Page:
Distance freight

Distance freight. Cargo may sometimes have to be discharged at a port other than the original port of destination, for instance if a vessel runs the risk of being frozen in by ice and the master considers it prudent to deliver the cargo at the nearest safe port.

If the extra distance causes the owner to incur additional risk or expense, he can require to be compensated by extra freight, which is called “distance freight”. The General Ice clause usually found in. the GENCON charterparty states, for the port of discharge:

“(a) If during discharging the Captain for fear of vessel being frozen in deems it advisable to leave, he has liberty to do so with what cargo he has on. board and to proceed to the nearest accessible port where she can safely discharge.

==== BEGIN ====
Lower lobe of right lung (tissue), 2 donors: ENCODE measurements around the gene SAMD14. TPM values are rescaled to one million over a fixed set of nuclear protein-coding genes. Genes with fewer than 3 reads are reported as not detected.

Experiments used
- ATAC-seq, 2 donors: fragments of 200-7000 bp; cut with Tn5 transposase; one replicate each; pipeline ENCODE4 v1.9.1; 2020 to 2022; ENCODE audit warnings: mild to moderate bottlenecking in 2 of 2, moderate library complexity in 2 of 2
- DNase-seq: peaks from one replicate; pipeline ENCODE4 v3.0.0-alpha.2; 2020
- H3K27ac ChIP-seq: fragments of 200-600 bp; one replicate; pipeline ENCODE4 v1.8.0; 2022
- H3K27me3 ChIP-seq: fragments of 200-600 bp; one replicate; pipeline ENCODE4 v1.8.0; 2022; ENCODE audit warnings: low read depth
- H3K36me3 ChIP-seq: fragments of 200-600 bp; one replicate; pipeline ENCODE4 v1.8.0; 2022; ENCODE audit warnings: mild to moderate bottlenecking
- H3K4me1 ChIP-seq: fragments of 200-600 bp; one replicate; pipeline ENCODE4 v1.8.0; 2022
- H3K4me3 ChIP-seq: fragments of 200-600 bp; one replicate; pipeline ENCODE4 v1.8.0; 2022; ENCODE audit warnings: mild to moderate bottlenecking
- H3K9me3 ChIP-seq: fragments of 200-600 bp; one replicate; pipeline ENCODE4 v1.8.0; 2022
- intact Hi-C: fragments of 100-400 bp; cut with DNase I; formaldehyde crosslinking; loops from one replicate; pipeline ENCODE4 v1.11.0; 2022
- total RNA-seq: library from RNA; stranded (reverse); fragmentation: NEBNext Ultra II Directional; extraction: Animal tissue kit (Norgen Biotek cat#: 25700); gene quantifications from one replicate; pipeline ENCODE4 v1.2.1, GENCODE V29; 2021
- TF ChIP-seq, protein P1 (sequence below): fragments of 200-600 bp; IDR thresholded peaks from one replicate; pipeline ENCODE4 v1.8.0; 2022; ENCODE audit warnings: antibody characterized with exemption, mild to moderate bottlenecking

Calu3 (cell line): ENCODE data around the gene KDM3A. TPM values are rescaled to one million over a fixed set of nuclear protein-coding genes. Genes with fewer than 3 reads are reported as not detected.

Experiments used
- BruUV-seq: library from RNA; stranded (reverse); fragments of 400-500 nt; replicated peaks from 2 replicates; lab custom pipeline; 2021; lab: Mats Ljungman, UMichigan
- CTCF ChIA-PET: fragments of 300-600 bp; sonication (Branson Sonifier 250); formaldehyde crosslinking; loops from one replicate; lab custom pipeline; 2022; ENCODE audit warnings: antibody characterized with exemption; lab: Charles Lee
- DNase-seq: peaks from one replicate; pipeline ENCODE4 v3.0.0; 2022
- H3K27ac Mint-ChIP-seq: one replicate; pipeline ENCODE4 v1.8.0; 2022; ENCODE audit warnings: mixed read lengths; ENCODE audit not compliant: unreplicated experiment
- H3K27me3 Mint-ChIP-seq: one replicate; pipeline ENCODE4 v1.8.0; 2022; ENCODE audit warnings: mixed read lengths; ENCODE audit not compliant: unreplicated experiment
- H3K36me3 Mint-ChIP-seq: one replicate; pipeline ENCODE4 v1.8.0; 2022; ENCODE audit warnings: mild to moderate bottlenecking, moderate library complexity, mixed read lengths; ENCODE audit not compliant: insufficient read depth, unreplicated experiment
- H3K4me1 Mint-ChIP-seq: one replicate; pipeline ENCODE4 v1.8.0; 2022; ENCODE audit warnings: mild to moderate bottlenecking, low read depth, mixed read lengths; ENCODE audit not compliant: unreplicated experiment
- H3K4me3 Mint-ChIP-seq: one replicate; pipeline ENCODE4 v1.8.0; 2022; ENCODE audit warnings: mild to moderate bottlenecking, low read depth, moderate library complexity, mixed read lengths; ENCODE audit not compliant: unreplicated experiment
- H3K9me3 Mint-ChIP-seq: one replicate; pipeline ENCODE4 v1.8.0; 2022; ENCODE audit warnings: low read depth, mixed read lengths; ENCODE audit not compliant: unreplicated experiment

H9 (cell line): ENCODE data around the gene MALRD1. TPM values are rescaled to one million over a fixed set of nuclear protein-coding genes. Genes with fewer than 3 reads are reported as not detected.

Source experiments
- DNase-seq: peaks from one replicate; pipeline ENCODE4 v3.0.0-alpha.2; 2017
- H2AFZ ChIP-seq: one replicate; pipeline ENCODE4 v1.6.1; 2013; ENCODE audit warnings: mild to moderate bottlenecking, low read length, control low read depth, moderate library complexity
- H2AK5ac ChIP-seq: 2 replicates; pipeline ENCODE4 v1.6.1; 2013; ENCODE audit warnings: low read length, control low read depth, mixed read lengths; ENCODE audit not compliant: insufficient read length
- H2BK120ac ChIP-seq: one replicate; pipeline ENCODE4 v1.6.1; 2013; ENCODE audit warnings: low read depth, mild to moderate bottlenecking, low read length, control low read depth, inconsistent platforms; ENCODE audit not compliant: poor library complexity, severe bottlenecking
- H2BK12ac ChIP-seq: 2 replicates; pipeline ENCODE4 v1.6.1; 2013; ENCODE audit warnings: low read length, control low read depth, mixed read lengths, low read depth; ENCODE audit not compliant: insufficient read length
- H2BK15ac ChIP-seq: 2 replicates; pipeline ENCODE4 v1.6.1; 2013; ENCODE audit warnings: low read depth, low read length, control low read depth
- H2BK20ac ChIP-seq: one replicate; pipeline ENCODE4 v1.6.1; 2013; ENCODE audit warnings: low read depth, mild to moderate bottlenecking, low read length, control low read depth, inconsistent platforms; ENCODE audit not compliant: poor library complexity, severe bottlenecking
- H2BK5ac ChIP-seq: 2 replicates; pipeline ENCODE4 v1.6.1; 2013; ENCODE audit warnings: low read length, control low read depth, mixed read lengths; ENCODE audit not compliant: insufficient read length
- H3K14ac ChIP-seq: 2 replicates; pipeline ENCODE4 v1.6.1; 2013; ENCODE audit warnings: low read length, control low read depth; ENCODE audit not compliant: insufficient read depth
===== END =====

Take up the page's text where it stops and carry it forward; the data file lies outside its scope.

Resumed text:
(b) On delivery of the cargo at such port . . . vessel shall receive the same freight as if she had discharged at the original port of destination, except that if the distance of the substituted port exceeds 100 nautical miles, the freight on the cargo delivered at the substituted port to be increased in proportion.”


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Written by Ship Inspection

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Disponent owner

Distress freight